A new documentary says Vancouver is experiencing a housing crisis so severe that many of its residents have been forced out into the streets. Some live in tents, others in vehicles. It’s not entirely surprising in a city where the average house price is $1.7 million and the minimum wage is $11 an hour.
The many causes of the crisis and how people are dealing with it are explored in the documentary, Vancouver: No Fixed Address, which had its world premiere at the Hot Docs film festival in Toronto in May. We caught up with Vancouver-based director and producer Charles Wilkinson to discuss his latest work. The following has been edited for length.
Why did you make this film?
In my city, Vancouver, and in many of the cities around the world, inequality is growing at an astounding pace. We now often see homeless people sprawled on the sidewalk as cars drive by that cost as much as a house. In Vancouver, the engine that’s driving the growing disparity between the haves and have-nots is housing. Landowners’ wealth increases daily. The lot of renters diminishes daily. As well, there are a number of significant societal changes taking place – for example millennials who choose not to take on 30-year mortgages and are searching for alternatives. Amidst all of this we hear a debate raging that is often characterized by misinformation, anger, racism and misdirection. This is a story that involves all of us.
It’s one worth telling.
Some of the contributing causes of the current housing crisis – lack of housing supply, government inaction, greed, foreign ownership, the fact that some of the biggest donors to political parties are real estate developers, loopholes in rent control, the arrival of Airbnb – have previously been documented in the media. What new information do you feel you uncovered?
There are multiple facts in the film that are pretty mind blowing. Like that 90 per cent of the condos built in the city are purchased by speculators. Like the fact that this housing issue is merely a symptom of a far greater problem – namely that successive business-first governments have encouraged the looting of our natural world such that our economy’s former staples – timber, fish and minerals – are largely gone and with them all those jobs and taxes. So our governments have created a flurry of economic activity around real estate speculation. It’s one of the last things of value that we have to sell in order to facilitate the continued lavish, unsustainable lifestyle to which we’ve all grown accustomed.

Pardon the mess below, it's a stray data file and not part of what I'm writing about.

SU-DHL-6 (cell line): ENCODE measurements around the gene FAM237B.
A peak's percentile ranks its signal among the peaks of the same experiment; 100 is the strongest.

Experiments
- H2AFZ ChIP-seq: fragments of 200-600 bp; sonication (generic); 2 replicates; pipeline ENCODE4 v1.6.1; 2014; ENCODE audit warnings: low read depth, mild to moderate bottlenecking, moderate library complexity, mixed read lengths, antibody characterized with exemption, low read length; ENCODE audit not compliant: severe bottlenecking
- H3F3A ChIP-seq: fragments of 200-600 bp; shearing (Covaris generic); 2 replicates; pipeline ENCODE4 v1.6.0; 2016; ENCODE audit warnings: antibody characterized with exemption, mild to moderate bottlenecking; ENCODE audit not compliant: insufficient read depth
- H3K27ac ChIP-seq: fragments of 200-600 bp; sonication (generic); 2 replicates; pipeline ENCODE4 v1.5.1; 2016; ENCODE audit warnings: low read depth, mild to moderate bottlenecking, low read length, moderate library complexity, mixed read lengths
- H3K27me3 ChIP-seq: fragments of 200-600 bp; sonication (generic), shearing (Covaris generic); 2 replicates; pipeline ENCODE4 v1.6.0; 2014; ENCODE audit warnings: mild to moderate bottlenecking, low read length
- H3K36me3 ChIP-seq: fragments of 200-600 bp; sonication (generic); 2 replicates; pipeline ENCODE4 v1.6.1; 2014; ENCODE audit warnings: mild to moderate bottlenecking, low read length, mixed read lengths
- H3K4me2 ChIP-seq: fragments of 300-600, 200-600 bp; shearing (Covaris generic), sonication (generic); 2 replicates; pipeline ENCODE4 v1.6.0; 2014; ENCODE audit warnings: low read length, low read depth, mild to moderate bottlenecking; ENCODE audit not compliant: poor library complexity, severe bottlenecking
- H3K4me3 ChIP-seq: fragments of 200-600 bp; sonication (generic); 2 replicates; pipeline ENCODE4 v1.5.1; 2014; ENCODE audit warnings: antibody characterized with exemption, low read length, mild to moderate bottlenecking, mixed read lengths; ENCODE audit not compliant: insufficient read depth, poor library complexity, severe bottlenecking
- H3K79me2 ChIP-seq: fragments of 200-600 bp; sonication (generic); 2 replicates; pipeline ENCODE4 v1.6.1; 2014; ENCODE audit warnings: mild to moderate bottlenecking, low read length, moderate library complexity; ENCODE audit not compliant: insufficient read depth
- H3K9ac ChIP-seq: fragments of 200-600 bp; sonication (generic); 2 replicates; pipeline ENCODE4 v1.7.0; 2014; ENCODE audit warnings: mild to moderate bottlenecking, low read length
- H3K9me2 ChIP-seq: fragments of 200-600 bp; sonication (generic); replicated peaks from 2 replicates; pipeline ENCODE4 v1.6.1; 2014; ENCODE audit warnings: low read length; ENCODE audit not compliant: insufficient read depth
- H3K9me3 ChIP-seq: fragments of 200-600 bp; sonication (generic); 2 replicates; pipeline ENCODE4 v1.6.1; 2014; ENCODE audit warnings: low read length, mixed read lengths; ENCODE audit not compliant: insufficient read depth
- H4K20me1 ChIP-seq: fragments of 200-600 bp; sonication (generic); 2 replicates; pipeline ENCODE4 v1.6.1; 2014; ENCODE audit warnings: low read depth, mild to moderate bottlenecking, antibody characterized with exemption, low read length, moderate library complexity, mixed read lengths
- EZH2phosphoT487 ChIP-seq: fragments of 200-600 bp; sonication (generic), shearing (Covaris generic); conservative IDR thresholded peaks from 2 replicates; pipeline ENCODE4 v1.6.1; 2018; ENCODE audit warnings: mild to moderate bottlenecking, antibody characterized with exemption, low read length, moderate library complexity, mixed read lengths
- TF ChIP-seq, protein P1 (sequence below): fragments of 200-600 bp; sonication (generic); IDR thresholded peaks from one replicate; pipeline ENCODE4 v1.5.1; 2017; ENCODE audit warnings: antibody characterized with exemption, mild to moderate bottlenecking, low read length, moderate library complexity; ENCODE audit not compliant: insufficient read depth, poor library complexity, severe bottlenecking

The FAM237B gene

One of the residents featured in the film is a pensioner who lives in his van. Are there others like him?
Yes, hundreds. There are side streets in downtown Vancouver where every second parked vehicle is someone’s abode.
During a Q&A after the film’s screening at Hot Docs, you mentioned that even wealthy people are being negatively affected. How so?
What we have found really surprising is that almost no one we talked to is happy with the situation. People who are doing really well, whose houses are assessed for a lot more money, are concerned that our communities are disintegrating because they’re filled with vacant houses. Even the kids of wealthy people can’t afford to have children, that means we don’t get grandchildren. So it’s cutting across all economic lines.
Aside from real estate marketer and “Condo King” Bob Rennie, you didn’t feature any real estate agents in the film.
No, no agents per se, although we did consult with a number of them. For obvious reasons, few Realtors are in a position to speak freely. Many who spoke off the record expressed fear and frustration that the runaway market is destroying their communities. We did include Bob Rennie, whose point of view can be condensed as “we need to build more”. It’s an argument that many disagree with.
You say Vancouver house prices are the highest in the country. How high are they?
The price of detached houses sold in Greater Vancouver in April averaged $1.76-million, down 3.2 per cent compared with $1.82-million in February 2016. By contrast, average condo prices in the area over the past year have jumped 13.7 per cent to $603,737, while average townhome prices have risen 10.8 per cent to $827,893. This in a city where minimum wage is $11 an hour.
Any final thoughts?
A previous film of mine was Oil Sands Karaoke. It was made at the height of the oil boom with prices well over $100/barrel. In the oil patch, in Ft. Mac you couldn’t find a single person who thought it would ever end. Sustained high oil prices were invincible. Just like today sustained high housing prices are invincible. We know what happened to the oil patch.
Vancouver is not unique in this. International money, much of it anonymous and of questionable origin is sloshing around the globe looking for a return. We could, as do some other jurisdictions, make speculation less attractive. But we don’t. The amount of cash at play is just too tempting.
Unfortunately, as always happens, at the end of the day the profits will be taken away, the Porsches will rust, the motorboats will sink, the expensive wine will be drunk and the hangover will commence. It’s going to be a doozy.